I too keep vigil for this brave girl and abhor the attempt to kill her.
But where is the outrage for the thousands of Malalas who are regularly being slaughtered because a US president deems it within his right to do so?
Retreat at #stopdronenow

Unlike Afghan leaders, Obama fights for power of indefinite military detention

Obama lawyers file a breathless, angry appeal against the court ruling that invalidated the NDAA’s chilling 2011 detention law

Bagram airbase

Bagram airbase was used by the US to detain its ‘high-value’ targets during the ‘war on terror’ and is still Afghanistan’s main military prison. Photograph: Dar Yasin/AP
In May, something extremely rare happened: a federal court applied the US constitution to impose some limits on the powers of the president. That happened when federal district court judge Katherine Forrest of the southern district of New York, an Obama appointee, preliminarily barred enforcement of the National Defense Authorization Act (NDAA), the statute enacted by Congress in December 2011 with broad bipartisan support and signed into law by President Obama (after he had threatened to veto it). Continue reading “Unlike Afghan leaders, Obama fights for power of indefinite military detention”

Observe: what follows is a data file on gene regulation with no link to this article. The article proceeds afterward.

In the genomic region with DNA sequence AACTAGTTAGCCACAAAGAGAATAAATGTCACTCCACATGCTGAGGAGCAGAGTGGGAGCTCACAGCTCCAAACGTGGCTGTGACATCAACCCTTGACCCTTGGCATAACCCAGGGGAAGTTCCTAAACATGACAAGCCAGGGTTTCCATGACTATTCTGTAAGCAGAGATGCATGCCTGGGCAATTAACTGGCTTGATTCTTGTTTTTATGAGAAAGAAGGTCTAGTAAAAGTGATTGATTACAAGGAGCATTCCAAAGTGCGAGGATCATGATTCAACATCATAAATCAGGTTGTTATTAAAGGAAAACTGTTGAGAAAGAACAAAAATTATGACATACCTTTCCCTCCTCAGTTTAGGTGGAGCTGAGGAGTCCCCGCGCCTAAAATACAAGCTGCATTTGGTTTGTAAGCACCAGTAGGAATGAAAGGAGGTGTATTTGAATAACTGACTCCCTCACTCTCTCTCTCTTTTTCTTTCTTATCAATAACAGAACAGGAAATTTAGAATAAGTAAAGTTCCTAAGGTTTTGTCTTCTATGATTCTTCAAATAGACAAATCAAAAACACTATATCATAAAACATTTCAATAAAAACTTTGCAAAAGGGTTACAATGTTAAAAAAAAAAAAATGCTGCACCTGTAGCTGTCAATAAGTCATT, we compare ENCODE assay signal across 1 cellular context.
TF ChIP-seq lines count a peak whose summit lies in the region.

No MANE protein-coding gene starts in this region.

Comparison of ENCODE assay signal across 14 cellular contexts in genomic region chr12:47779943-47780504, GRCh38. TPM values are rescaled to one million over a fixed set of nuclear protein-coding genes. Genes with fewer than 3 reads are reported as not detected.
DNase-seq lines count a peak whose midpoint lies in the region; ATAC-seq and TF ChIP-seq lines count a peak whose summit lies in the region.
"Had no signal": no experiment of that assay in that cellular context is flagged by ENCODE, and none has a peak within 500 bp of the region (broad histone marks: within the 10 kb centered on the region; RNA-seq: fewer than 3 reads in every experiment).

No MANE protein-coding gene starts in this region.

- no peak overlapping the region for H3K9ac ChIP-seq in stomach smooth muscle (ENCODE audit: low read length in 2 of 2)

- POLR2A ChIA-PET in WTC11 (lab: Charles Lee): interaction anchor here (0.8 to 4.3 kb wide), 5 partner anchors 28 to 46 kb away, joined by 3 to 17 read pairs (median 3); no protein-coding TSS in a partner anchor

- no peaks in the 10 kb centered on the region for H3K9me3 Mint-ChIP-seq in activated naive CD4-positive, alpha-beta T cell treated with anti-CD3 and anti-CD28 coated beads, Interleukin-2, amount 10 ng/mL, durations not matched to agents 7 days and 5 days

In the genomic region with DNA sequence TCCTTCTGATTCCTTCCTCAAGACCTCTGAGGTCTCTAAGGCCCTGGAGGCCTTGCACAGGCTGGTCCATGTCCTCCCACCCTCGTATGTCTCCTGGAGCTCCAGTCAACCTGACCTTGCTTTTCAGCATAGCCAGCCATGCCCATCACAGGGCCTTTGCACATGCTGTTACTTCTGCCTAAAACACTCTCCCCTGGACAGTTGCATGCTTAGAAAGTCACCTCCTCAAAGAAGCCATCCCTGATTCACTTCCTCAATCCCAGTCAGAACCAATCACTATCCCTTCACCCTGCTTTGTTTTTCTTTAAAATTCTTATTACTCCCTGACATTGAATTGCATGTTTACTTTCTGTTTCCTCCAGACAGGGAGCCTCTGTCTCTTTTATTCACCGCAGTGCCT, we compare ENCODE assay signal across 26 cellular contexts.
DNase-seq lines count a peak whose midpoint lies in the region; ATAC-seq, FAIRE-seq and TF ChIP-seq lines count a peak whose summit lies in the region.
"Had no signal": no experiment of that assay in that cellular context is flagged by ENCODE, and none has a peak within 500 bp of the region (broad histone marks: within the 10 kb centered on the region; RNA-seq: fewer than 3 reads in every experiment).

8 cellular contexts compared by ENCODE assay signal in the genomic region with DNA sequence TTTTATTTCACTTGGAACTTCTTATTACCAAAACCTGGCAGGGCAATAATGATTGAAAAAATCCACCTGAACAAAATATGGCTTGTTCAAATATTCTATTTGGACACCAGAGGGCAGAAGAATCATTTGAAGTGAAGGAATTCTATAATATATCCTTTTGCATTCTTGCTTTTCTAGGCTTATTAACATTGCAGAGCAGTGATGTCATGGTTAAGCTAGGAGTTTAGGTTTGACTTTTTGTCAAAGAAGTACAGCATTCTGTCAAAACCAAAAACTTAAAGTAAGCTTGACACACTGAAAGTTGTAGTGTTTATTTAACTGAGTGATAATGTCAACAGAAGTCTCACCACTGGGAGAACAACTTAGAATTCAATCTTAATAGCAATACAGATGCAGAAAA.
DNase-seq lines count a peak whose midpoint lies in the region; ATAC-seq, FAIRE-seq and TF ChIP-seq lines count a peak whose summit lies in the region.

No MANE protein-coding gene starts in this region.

Warrior Netanyahu and Worrier Obama

Israelis assert the United States should not wait for Iran to decide on building a
nuclear weapon before it considers military action. Dan Meridor, deputy Israeli
prime minister, says: When is the point at which it should be stopped? Just when the
bomb is assembled on the tip of the missile and is ready for launch? This demands
clarification, to my mind, to make clear that even an Iran that is a decision away
from nuclear weaponry, be it within days or weeks, is a nuclear-armed Iran. Iran
could reach stage of nuclear development which would allow it to make a warhead
quickly years in the future when the world's guard was down.
Hermann Goering used to say the people don't want war, but they can always be
brought to the bidding of the leaders. This is easy. All you have to do is tell them
they are being attacked, and denounce the pacifists for lack of patriotism and for
exposing the country to danger. It works the same in every country.
http://venitism.blogspot.com Continue reading "Warrior Netanyahu and Worrier Obama"